Grant Avenue is a station on the IND Fulton Street Line of the New York City Subway. Located at Grant Avenue just north of Pitkin Avenue in City Line, Brooklyn, it is served by the A train at all times. In terms of railroad directions, the station is the line's southernmost stop in Brooklyn; the Fulton Street Line continues east into Queens via the Fulton Street Elevated. The funds to construct the Fulton Street Line east of Broadway Junction, including the Grant Avenue station, were allocated in 1939. Construction of the extension was delayed due to material shortages from World War II; the Fulton Street Line between Broadway Junction and Euclid Avenue opened in 1948. Funding to construct the Grant Avenue station was allocated in 1950, the station opened in 1956. Grant Avenue was built as part of the extension of the IND Fulton Street Line east of Broadway–East New York. Funding for the station was allocated in the New York City Board of Transportation's 1939 Capital Budget, projected to be completed by 1942.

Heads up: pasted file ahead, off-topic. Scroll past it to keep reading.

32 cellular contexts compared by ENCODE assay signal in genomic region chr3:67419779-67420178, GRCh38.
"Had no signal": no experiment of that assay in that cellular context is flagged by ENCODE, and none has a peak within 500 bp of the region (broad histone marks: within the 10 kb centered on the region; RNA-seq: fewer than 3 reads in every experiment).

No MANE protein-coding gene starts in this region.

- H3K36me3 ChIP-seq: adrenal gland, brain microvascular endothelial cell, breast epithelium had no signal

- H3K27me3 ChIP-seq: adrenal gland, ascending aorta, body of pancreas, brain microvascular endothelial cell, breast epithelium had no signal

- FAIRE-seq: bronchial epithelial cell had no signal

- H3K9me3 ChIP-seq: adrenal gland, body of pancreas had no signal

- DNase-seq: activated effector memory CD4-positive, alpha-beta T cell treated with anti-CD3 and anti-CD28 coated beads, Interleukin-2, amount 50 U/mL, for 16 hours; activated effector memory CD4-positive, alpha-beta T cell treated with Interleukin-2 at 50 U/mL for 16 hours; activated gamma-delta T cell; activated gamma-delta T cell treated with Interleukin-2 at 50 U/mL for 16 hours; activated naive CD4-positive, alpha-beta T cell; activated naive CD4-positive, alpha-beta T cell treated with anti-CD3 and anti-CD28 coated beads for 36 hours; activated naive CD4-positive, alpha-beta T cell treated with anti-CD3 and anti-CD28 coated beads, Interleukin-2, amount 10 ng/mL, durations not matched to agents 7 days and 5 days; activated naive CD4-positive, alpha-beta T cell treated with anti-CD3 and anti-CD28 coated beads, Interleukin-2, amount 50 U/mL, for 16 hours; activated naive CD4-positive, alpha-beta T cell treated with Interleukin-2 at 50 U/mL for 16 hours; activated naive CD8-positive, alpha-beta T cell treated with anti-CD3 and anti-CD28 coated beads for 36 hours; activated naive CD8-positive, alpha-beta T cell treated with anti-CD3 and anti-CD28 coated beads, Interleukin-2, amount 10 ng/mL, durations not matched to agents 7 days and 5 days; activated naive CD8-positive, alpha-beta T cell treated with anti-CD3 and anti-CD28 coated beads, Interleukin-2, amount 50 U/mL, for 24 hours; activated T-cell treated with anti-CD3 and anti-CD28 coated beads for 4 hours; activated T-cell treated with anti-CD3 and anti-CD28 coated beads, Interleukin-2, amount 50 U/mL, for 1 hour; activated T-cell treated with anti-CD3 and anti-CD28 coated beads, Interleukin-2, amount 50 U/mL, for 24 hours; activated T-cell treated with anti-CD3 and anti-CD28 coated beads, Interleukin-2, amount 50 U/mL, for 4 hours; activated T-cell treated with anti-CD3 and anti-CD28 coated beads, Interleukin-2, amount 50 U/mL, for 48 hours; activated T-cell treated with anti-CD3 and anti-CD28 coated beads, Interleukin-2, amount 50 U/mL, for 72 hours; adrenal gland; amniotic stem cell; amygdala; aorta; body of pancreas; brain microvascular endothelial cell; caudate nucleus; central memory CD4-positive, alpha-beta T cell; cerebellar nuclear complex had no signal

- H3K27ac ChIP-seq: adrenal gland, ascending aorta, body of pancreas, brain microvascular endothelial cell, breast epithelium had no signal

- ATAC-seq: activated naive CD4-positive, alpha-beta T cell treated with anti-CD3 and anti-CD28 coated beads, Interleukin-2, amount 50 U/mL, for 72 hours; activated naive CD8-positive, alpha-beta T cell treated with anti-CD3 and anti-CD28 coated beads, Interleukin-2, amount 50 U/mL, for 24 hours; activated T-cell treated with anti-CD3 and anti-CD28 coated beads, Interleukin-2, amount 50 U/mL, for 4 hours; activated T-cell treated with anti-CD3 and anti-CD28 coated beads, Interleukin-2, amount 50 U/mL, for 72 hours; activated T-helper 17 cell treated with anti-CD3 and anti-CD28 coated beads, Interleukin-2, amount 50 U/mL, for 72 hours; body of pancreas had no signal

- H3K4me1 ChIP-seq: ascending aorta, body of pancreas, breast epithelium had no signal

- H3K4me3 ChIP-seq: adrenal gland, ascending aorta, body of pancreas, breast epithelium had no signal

In October 1940, construction began on the portion of the extension along Pitkin Avenue between Crystal Street and Grant Avenue. This included a station at Euclid Avenue and the Pitkin Yard, but did not include a station at Grant Avenue. By this time, the Board acquired private property on the east side of Grant Avenue for subway construction. By 1941, the intersection of Pitkin and Grant Avenues was excavated for subway construction; the opening of the East New York station, completion of all stations east to Euclid Avenue that were then-under construction, was halted in 1942 due to supply shortages from World War II. The extension of the line to Euclid Avenue opened in November 1948, six years late; as part of the extension, the Fulton Line tunnel under Pitkin Avenue was built up to Eldert Lane just past Grant Avenue to facilitate a future subway extension via Pitkin Avenue, while additional trackways were installed in the tunnel just east of Euclid Avenue for a potential connection to the nearby BMT Fulton Street Elevated along Liberty Avenue.